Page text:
Death—and Afterwards. By Ed win Arnold. (Trfibner and Co.) —Mr.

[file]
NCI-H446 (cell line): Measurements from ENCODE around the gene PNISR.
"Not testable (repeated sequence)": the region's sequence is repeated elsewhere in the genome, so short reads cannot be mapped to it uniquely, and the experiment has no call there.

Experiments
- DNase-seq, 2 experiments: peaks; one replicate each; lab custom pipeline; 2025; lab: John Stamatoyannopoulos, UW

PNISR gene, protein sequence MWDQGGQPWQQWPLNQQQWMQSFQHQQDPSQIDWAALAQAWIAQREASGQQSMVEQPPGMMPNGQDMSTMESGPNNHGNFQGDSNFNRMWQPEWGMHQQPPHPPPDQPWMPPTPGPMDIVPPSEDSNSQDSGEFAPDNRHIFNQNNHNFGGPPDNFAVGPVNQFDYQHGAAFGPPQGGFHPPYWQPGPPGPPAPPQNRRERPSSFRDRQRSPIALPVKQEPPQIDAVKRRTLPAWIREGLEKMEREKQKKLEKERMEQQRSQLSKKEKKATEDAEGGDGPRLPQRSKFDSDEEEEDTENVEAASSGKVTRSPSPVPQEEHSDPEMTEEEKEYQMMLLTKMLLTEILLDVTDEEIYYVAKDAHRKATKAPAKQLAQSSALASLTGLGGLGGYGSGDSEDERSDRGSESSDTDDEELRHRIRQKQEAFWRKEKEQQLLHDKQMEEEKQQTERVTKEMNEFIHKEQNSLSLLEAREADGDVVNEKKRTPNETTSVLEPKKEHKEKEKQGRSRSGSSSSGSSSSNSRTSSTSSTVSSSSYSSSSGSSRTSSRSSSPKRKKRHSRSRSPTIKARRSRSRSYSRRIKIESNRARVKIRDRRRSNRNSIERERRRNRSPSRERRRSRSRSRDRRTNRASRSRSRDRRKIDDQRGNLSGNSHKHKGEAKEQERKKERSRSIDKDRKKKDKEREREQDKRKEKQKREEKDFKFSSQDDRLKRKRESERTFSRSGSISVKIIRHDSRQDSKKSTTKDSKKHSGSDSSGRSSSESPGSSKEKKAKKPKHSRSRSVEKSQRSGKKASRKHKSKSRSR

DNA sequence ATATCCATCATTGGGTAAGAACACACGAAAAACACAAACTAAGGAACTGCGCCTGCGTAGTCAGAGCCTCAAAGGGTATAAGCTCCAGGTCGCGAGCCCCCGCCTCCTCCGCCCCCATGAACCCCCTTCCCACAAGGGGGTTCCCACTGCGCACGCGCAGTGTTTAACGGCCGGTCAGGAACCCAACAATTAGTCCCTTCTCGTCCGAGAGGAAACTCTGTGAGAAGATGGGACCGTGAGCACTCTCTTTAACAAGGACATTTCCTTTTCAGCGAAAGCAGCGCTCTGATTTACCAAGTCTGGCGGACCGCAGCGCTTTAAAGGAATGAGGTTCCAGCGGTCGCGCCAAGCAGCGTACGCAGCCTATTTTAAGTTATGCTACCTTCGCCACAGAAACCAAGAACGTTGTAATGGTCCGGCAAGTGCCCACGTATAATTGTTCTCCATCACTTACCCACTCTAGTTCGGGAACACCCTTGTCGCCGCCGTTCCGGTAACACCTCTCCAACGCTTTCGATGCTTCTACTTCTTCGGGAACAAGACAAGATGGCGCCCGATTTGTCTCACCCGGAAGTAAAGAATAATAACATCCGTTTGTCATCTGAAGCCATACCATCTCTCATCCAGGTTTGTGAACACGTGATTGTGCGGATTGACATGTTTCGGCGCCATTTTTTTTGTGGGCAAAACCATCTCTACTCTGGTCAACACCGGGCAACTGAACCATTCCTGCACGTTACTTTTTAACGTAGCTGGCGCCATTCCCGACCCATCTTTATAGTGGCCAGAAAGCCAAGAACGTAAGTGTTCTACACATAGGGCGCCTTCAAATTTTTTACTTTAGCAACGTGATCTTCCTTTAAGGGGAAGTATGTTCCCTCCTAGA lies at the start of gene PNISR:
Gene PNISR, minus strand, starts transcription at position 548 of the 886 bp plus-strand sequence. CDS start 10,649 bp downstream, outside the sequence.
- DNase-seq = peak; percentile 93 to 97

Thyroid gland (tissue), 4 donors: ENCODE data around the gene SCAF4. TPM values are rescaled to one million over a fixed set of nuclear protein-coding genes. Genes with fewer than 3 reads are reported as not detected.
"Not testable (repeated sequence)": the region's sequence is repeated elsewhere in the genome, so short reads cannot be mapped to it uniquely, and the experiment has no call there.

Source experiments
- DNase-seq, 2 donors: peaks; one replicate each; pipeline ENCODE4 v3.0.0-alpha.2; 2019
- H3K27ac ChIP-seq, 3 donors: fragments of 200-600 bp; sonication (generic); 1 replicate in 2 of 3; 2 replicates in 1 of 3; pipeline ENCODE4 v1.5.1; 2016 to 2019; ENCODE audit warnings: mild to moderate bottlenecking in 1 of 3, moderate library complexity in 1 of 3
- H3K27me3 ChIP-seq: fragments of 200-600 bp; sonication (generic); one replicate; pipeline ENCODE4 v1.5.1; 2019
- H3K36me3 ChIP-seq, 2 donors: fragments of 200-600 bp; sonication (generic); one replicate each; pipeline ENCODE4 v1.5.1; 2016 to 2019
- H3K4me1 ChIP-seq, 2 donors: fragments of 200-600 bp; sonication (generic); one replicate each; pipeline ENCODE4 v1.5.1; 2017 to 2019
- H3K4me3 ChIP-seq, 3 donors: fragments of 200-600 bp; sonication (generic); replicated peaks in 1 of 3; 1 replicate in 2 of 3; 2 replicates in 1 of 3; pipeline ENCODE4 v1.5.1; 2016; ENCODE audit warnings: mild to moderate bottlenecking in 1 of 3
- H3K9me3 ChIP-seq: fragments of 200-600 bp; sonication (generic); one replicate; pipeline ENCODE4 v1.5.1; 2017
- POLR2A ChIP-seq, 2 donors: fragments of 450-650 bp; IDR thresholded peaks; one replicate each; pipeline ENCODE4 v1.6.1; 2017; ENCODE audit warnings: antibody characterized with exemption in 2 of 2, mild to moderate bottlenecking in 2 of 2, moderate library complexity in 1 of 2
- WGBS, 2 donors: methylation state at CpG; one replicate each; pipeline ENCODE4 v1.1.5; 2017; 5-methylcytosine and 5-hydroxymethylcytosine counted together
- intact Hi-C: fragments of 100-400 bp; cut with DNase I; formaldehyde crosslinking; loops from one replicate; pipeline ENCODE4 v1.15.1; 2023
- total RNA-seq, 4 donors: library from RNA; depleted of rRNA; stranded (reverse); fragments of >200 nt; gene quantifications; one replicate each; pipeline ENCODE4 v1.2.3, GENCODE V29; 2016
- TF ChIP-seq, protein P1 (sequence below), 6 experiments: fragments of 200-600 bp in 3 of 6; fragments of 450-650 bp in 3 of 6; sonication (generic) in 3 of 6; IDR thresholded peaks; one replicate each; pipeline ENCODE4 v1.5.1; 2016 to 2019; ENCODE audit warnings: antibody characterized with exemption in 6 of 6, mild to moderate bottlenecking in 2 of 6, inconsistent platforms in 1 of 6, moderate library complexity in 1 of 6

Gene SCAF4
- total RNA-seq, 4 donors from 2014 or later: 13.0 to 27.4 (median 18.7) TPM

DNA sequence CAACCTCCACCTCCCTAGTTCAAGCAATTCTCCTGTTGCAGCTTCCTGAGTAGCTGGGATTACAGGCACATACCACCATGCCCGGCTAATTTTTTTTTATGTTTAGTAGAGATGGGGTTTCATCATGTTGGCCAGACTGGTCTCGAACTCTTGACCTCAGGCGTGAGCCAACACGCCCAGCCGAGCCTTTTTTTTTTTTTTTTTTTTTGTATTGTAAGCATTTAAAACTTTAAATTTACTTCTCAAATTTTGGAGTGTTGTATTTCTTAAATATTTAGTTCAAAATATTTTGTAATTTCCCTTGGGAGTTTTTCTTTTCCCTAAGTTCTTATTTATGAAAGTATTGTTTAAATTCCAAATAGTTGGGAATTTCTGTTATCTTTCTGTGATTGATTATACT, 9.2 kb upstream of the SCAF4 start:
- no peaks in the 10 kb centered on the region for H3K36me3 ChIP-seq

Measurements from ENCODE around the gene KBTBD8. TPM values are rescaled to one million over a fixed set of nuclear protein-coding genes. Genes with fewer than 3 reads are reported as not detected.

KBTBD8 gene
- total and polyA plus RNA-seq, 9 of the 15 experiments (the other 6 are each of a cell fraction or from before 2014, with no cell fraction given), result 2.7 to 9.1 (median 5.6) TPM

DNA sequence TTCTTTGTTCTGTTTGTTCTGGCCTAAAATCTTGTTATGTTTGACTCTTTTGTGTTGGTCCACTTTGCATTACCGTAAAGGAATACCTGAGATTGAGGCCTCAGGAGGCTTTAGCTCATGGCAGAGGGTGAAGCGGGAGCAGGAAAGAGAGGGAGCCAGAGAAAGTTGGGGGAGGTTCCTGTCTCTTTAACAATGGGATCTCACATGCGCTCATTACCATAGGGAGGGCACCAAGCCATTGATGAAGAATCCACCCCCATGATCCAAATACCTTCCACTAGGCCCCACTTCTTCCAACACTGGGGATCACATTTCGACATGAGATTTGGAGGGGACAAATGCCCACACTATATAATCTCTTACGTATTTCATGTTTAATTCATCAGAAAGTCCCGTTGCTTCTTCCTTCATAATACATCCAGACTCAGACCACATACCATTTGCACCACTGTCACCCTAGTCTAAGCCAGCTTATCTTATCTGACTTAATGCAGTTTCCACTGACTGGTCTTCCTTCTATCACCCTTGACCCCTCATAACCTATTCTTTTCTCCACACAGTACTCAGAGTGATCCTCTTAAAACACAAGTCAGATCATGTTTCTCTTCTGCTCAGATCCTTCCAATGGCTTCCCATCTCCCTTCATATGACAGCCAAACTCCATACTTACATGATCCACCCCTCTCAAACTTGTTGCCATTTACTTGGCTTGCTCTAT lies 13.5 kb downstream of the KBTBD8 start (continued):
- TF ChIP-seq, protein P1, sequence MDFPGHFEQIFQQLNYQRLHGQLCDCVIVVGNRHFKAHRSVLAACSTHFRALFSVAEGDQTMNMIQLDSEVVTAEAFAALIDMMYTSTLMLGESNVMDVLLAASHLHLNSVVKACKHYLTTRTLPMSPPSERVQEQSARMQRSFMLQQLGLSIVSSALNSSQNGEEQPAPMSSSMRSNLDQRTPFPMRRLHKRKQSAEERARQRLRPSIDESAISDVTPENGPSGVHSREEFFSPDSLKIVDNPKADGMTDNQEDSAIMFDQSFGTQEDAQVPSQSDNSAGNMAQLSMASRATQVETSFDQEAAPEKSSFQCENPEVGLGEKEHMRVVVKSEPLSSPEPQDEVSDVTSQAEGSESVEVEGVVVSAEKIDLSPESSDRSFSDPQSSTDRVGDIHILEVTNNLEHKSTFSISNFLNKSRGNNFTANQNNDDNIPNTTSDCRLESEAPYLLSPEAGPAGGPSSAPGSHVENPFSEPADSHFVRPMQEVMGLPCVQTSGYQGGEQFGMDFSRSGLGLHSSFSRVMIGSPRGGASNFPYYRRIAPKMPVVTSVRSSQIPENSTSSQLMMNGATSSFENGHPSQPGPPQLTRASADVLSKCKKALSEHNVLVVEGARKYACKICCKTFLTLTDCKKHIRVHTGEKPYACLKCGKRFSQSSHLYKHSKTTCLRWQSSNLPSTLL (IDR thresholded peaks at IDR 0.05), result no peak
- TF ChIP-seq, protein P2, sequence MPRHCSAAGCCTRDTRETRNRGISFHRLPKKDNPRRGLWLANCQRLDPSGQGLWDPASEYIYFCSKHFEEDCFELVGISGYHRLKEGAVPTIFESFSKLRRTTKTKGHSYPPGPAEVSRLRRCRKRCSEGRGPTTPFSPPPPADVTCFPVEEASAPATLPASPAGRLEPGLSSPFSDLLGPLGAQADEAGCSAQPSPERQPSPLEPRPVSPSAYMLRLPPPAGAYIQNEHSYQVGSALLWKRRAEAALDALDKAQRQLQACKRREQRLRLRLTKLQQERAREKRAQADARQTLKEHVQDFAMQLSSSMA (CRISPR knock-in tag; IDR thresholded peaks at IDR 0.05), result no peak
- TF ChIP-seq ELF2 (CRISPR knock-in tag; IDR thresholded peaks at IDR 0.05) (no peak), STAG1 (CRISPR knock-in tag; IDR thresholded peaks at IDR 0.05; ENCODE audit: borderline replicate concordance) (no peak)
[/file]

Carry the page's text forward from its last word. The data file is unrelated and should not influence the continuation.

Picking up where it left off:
Arnold has done well to reprint this suggestive essay from the Fortnightly Review. It is a powerful argument in behalf of a truth which, however strong our motives for believing it, is always becoming vague and doubtful to us. Every religion in the world makes it, in some sort, its foundation ; but Nature's "conspiracy of silence" about a life beyond the grave is again and again too much for our faith. We do not see the justification for saying that "Pliny, from much clinical observation, declared his opinion that the moment of death was the most exquisite instant of life." Pliny was an official (see his nephew's account of his occupations, " Epist.," 6), not a physician, and after all, he says nothing more than "non nunquam etiam cum ipsa voluntate," a very much more moderate phrase than "the moat exquisite instant."